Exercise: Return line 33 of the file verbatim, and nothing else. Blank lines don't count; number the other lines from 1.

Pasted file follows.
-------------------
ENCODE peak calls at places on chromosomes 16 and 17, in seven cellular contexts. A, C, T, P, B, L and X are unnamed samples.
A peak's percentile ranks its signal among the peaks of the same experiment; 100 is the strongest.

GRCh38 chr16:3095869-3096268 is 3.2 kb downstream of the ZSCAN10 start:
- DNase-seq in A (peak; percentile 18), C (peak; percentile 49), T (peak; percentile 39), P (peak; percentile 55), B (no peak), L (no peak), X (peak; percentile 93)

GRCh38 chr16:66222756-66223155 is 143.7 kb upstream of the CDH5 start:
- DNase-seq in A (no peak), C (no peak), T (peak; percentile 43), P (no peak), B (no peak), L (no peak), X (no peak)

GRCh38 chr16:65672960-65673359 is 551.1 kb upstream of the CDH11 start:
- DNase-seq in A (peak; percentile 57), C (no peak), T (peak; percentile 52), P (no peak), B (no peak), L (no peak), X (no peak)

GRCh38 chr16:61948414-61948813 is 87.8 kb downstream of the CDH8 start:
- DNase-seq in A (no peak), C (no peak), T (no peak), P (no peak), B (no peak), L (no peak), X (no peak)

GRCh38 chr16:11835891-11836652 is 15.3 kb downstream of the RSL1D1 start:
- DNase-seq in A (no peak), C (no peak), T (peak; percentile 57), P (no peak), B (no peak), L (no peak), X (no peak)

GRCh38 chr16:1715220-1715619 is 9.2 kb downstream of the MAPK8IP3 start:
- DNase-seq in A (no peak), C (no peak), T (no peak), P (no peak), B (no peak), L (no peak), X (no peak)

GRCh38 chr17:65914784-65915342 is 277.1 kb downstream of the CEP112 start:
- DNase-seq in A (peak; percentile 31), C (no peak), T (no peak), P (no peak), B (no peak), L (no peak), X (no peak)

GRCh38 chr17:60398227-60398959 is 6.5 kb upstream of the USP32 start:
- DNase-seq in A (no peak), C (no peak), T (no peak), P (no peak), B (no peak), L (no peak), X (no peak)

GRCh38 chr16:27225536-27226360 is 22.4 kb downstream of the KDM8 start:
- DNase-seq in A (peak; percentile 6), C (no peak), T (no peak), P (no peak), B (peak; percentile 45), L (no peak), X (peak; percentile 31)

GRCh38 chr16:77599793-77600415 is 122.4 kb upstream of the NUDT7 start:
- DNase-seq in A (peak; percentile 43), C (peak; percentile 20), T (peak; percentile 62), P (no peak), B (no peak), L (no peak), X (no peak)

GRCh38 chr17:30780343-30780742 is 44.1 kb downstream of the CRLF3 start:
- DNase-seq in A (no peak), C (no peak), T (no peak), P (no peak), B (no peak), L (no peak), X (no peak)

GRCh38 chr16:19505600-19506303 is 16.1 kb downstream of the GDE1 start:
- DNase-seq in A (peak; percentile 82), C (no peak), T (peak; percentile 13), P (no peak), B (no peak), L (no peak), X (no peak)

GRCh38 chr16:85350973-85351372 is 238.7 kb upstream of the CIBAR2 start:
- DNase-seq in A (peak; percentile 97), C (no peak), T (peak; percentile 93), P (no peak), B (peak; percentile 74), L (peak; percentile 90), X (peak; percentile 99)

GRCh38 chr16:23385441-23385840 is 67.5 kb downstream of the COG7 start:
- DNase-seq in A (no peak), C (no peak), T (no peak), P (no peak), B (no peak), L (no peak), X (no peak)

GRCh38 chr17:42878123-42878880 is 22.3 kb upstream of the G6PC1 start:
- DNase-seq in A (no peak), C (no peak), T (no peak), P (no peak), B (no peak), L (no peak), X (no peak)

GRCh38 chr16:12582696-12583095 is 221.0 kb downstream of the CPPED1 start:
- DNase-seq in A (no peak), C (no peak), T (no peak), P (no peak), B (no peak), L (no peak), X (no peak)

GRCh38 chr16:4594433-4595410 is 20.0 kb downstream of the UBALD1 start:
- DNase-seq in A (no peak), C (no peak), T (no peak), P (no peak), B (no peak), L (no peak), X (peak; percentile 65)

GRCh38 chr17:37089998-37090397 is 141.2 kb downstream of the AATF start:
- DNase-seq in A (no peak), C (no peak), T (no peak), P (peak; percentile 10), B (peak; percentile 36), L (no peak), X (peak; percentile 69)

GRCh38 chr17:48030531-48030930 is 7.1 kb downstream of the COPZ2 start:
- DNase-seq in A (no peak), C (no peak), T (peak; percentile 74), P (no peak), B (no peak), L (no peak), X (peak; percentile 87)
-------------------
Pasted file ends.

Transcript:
GRCh38 chr16:12582696-12583095 is 221.0 kb downstream of the CPPED1 start: